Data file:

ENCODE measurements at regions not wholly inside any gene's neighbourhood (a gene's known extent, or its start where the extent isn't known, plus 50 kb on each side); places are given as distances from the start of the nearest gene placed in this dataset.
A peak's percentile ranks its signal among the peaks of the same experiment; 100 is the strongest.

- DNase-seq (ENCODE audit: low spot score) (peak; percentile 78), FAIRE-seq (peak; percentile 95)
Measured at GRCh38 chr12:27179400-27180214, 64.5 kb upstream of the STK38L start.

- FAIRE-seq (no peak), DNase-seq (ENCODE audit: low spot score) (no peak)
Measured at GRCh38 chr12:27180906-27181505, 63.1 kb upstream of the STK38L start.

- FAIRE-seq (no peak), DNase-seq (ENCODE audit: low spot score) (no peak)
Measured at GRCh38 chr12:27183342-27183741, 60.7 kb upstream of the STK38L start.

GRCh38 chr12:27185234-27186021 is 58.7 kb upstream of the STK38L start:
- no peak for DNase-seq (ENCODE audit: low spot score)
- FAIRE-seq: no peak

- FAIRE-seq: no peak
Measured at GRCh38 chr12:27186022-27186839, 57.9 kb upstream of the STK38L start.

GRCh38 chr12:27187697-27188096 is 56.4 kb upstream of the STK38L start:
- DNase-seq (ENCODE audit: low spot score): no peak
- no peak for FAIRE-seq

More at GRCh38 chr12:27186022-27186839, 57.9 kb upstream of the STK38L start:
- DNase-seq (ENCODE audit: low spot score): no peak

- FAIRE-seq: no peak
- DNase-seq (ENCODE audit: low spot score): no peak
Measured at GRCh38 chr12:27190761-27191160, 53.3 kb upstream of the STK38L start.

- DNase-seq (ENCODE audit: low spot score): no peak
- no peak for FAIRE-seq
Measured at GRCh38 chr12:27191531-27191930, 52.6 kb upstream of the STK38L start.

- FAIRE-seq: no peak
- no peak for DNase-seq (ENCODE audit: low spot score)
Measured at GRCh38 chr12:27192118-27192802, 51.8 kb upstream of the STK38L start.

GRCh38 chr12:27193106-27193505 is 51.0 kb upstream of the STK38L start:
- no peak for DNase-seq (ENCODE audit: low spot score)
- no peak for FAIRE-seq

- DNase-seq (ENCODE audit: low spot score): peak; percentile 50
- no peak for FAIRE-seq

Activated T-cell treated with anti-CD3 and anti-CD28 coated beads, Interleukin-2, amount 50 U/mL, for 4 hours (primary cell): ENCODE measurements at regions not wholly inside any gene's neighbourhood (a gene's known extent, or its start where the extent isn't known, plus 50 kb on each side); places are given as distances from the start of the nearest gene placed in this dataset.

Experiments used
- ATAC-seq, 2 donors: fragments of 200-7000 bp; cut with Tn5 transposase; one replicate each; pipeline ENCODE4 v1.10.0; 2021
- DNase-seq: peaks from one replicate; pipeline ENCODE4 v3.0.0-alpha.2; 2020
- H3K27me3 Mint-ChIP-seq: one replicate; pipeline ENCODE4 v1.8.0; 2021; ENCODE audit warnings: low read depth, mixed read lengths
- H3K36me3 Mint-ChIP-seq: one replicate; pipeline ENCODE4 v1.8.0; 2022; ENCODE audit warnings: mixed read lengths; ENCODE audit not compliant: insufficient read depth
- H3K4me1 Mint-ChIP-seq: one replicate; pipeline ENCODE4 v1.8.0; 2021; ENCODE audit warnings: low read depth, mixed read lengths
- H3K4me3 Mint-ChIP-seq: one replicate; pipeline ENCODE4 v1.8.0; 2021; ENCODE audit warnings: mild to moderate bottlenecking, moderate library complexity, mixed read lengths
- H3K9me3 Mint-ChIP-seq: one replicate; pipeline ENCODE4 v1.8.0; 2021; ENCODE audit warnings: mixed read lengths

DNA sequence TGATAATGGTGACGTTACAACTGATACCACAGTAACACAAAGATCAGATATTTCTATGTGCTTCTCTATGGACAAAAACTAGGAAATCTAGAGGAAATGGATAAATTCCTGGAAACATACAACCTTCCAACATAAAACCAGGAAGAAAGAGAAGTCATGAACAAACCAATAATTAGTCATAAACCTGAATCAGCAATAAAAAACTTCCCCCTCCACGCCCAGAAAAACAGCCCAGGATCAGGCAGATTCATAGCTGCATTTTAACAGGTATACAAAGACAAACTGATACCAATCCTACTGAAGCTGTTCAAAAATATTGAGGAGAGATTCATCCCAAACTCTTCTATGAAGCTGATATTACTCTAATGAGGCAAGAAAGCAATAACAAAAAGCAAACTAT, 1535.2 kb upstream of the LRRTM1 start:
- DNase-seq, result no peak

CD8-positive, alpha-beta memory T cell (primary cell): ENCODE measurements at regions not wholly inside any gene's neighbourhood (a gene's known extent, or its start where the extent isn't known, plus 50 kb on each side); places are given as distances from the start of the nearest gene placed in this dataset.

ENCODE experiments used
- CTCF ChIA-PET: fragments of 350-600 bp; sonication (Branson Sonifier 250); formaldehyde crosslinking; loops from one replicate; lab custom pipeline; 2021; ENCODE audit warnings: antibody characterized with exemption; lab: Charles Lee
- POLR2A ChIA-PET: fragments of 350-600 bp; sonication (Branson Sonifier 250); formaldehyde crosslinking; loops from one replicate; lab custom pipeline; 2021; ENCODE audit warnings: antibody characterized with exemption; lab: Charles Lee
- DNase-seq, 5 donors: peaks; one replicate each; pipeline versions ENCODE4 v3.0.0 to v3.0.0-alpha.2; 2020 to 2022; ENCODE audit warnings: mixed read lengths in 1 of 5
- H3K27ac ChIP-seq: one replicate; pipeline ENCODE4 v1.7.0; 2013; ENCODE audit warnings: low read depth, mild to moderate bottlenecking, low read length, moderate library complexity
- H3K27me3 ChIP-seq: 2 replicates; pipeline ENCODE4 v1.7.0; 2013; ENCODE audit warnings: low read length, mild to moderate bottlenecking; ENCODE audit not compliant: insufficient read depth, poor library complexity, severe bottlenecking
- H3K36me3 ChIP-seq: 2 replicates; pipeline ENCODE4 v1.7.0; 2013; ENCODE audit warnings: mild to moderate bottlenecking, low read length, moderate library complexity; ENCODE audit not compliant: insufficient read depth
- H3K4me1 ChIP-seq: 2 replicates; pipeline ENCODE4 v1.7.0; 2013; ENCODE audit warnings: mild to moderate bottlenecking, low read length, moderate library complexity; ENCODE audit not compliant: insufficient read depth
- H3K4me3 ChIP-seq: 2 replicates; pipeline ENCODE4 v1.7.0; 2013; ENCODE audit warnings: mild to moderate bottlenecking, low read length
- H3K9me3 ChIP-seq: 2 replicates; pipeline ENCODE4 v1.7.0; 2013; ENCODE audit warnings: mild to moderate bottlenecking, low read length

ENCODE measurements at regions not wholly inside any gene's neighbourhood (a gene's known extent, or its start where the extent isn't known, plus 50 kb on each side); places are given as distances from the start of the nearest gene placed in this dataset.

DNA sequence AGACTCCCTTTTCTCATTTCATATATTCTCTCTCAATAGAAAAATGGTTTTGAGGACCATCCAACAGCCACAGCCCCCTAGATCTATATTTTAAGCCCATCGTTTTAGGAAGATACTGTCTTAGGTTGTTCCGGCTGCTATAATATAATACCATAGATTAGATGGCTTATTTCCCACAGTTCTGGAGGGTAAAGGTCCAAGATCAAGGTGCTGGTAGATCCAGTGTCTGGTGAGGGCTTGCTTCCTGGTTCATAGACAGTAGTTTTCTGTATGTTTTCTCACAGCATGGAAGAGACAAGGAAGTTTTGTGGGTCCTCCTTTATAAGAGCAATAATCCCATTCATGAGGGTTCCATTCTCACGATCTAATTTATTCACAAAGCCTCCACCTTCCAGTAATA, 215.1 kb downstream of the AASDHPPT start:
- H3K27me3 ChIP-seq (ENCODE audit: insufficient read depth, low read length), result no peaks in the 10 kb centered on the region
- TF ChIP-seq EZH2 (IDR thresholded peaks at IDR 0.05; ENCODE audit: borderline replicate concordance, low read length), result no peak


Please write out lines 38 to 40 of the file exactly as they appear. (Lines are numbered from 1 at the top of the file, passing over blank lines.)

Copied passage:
- H3K36me3 Mint-ChIP-seq: one replicate; pipeline ENCODE4 v1.8.0; 2022; ENCODE audit warnings: mixed read lengths; ENCODE audit not compliant: insufficient read depth
- H3K4me1 Mint-ChIP-seq: one replicate; pipeline ENCODE4 v1.8.0; 2021; ENCODE audit warnings: low read depth, mixed read lengths
- H3K4me3 Mint-ChIP-seq: one replicate; pipeline ENCODE4 v1.8.0; 2021; ENCODE audit warnings: mild to moderate bottlenecking, moderate library complexity, mixed read lengths